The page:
Gamma-Ray Burst Prompt Emission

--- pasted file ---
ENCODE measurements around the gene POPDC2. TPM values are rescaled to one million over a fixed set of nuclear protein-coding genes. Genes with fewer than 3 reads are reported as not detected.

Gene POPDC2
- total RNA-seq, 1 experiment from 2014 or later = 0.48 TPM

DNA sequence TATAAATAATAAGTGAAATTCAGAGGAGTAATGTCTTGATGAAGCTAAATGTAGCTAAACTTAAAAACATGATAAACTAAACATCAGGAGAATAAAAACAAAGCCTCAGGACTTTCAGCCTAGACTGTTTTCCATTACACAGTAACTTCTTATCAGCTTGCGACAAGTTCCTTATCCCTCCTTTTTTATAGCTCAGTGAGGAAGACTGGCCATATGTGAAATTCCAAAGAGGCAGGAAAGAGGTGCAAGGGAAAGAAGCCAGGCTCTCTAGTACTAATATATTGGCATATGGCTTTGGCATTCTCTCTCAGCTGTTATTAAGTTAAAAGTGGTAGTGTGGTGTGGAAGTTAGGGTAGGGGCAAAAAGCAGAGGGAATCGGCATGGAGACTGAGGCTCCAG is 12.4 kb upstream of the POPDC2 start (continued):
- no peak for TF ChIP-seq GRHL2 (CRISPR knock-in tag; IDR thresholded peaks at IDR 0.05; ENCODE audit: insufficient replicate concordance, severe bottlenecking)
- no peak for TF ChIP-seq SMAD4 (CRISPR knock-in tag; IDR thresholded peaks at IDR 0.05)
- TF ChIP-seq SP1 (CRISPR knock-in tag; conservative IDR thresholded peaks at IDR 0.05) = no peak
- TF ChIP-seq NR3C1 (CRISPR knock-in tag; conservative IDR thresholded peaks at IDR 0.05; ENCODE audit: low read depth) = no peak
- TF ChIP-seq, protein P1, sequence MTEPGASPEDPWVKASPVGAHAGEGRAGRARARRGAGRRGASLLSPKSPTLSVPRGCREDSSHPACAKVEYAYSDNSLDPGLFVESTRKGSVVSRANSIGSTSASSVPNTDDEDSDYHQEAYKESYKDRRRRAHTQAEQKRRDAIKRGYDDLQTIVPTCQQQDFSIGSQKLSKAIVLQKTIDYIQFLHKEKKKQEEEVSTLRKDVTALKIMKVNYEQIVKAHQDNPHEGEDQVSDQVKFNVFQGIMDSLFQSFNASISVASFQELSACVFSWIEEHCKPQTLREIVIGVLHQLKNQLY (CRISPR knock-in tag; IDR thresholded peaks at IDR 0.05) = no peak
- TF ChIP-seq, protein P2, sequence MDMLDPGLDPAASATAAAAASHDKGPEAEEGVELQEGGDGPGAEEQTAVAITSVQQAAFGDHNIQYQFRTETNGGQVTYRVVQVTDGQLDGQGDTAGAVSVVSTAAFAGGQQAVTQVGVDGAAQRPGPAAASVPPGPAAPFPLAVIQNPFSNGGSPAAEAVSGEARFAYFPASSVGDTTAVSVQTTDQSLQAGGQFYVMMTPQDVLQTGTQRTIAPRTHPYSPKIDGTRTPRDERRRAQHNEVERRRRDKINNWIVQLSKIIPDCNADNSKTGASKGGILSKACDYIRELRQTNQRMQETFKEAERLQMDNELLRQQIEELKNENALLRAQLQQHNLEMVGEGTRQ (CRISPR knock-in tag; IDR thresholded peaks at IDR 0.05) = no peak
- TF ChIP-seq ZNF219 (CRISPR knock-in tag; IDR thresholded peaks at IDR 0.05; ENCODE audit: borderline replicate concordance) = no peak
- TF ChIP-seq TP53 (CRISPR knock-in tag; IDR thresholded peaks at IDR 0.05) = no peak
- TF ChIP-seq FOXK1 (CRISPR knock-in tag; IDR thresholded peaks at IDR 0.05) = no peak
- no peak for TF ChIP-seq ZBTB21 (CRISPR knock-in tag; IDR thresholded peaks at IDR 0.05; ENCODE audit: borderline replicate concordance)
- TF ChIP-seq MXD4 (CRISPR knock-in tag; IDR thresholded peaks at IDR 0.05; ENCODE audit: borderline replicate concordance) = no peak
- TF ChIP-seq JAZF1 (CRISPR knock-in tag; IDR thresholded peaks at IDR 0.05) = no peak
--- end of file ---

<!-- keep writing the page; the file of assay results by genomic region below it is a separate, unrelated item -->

The origin of gamma-ray burst (GRB) prompt emission, bursts of gamma-rays lasting from shorter than one second to thousands of seconds, remains not fully understood after more than 40 years of observations. The uncertainties lie in several open questions in the GRB physics, including jet composition, energy dissipation mechanism, particle acceleration mechanism, and radiation mechanism. Recent broad-band observations of prompt emission with Fermi sharpen the debates in these areas, which stimulated intense theoretical investigations invoking very different ideas. I will review these debates, and argue that the current data suggest the following picture: A quasi-thermal spectral component originating from the photosphere of the relativistic ejecta has been detected in some GRBs. Even though in some cases (e.g. GRB 090902B) this component dominates the spectrum, in most GRBs, this component either forms a sub-dominant "shoulder" spectral component in the low energy spectral regime of the more dominant "Band" component, or is not detectable at all. The main "Band" spectral component likely originates from the optically thin region due to synchrotron radiation. The diverse magnetization in the GRB central engine is likely the origin of the observed diverse prompt emission properties among bursts.Comment: This invited review article is based on invited talks delivered by the author at several conferences, including the 13th Marcel Grossmann Meeting (Stockholm, July 1-7, 2012), "Gamma 2012" (Heidelberg, July 9-13, 2012), the 7th Huntsville GRB Symposium (Nashville, April 14-18, 2013), and SNe and GRBs 2013 (Kyoto, Nov. 11-14, 2013). Published in International Journal of Modern Physics

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